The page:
Welcome to the College - Page 13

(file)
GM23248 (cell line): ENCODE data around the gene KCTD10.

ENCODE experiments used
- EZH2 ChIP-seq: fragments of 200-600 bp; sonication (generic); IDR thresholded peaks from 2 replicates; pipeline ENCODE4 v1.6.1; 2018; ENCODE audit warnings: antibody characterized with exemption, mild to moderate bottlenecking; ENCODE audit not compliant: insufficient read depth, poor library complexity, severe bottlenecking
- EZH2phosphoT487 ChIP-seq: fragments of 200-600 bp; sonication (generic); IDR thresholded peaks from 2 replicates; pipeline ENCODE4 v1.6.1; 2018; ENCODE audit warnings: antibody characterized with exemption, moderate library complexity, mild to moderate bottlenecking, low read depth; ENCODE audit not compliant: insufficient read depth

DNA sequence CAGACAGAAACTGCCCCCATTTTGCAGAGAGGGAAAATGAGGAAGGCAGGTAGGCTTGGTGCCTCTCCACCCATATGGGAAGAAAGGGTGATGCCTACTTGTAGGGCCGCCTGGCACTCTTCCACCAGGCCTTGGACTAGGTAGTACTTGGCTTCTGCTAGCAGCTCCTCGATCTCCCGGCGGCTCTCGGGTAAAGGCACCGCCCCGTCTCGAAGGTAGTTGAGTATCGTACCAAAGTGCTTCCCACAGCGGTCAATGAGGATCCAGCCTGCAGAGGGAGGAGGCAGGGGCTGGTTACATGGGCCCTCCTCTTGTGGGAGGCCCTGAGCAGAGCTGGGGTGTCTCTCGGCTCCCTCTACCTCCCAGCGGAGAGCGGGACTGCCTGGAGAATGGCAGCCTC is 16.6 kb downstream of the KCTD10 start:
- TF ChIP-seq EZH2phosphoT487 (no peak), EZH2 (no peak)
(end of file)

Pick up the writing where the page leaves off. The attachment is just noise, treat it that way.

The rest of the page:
The Practice Guide competence is more than just clinical skills and knowledge; it is also practising safely and effectively. Safe and effective care is achieved when physicians know about and abide by their professional obligations, and are competent as communicators, collaborators, advocators, and managers. It is expected that throughout a physician’s career he or she will maintain his or her competence to ensure that patients receive the best care possible. Physicians should never forget that their primary responsibility is to the patient(s) standing before them, either individually or collectively. The principles of practice listed below encompass these competencies. Duties reflect the profession’s values and demonstrate the principles of practice in action. Physicians should be committed to lifelong learning and be responsible for maintaining the medical knowledge and clinical skills necessary to provide the highest possible quality of care to patients. Duties 1. Demonstrating Professional Competence Physicians should be skilled clinicians committed to the values of the profession. At all times physicians should: A. INDIVIDUALLY TO THE PATIENT • be aware of deficiencies in knowledge or ability; Principles of Practice • obtain help when needed; and The doctor-patient relationship is the foundation of the practice of medicine. It reflects the values of compassion, service, altruism, and trustworthiness. Trustworthiness is the cornerstone of the doctorpatient relationship; without trust a good doctorpatient relationship cannot exist. • ensure that their practice matches their level of competence. Physicians have a fiduciary duty to their patients – because the balance of knowledge and information favours the physician, patients are reliant on their physicians and may be vulnerable. The patient must always be confident that the physician has put the needs of the patient first. This principle should inform all aspects of the physician’s practice. Physicians are expected to make their patient’s needs the first priority, but accomplishing this requires a broader focus than the direct physicianpatient relationship. In order to meet individual patient needs, physicians should consider their contributions to their individual patients, but also to their own practice, the community, and the health care system. Physicians hold a respected position in society and, in return, they have responsibilities. In terms of individual patient care, physicians should provide medical care based on objective evidence whenever possible. This includes demonstrating a sense of inquiry and taking a scientific approach to solving clinical issues for the benefit of the patient. 2. Maintaining Confidentiality An important component of trust is the honest and compassionate communication of information in complete confidence. Receiving and giving sensitive patient information is essential to the physician’s ability to provide quality care to the patient. Patients give information to physicians in a unique context where they have the utmost faith that the physician will maintain patient privacy and confidentiality. Physicians must safeguard patient information. Occasionally, however, their responsibility to the public outweighs their responsibility to an individual patient, necessitating reporting to another party. Welcome to the College – May 2016 13